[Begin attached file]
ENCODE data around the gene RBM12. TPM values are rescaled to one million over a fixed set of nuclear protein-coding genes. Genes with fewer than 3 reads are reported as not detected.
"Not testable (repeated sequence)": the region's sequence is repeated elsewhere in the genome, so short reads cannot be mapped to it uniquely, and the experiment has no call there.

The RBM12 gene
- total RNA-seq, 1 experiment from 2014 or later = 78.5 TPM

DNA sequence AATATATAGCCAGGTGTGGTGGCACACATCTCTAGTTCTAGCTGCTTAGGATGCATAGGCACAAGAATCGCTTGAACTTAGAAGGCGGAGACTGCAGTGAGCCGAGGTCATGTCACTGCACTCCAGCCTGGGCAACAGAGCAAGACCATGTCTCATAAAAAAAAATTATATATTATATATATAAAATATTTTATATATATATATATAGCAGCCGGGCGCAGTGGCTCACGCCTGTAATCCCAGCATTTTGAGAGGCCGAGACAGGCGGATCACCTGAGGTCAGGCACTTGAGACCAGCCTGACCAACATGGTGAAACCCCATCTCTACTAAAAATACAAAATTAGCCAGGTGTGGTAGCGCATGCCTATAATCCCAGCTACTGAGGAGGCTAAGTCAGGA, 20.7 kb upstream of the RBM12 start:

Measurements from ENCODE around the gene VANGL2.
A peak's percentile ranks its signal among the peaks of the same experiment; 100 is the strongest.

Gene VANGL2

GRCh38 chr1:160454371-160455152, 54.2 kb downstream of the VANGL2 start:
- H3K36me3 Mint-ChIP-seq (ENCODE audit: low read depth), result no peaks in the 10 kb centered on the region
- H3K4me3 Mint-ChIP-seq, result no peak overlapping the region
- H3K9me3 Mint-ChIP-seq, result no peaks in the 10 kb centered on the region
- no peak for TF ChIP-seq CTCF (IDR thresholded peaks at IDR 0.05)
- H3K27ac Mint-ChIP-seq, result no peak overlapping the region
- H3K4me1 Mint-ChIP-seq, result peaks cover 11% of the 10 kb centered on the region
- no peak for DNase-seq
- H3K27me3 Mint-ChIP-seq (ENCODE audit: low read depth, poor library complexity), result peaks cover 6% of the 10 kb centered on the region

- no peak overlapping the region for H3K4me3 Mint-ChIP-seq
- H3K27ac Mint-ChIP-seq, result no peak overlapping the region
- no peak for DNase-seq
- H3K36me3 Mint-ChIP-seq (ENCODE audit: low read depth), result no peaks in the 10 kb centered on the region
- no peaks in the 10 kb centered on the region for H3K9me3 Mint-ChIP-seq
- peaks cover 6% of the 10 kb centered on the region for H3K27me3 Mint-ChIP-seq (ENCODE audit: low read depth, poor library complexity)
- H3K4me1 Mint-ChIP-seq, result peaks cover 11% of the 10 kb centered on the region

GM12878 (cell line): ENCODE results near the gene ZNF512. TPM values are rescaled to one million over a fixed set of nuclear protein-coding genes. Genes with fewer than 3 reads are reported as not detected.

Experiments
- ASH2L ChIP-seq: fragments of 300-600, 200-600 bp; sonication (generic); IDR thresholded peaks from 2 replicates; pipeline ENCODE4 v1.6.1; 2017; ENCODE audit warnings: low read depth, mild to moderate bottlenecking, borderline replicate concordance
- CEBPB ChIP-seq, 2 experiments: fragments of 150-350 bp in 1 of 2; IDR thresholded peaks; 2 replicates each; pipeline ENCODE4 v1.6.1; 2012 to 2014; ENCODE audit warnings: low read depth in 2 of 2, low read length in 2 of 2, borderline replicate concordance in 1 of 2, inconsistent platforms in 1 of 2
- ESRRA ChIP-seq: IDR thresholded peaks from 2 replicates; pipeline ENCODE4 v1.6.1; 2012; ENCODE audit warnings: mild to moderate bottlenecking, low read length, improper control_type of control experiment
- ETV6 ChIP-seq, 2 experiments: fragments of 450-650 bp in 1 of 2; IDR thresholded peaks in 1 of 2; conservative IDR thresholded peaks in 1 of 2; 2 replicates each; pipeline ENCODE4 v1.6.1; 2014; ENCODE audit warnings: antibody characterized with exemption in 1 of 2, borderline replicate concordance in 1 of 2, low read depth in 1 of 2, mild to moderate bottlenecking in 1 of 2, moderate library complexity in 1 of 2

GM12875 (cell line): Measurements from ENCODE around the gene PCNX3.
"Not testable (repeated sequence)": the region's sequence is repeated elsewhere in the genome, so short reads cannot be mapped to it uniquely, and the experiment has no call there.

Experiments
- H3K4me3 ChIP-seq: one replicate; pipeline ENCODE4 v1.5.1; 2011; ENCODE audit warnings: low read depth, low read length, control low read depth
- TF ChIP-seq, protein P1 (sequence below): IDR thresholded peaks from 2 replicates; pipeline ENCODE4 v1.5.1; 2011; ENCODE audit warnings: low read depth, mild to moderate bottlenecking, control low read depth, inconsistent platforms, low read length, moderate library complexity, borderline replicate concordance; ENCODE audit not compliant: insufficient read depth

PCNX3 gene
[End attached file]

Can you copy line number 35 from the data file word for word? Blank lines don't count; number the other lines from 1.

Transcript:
- TF ChIP-seq, protein P1 (sequence below): IDR thresholded peaks from 2 replicates; pipeline ENCODE4 v1.5.1; 2011; ENCODE audit warnings: low read depth, mild to moderate bottlenecking, control low read depth, inconsistent platforms, low read length, moderate library complexity, borderline replicate concordance; ENCODE audit not compliant: insufficient read depth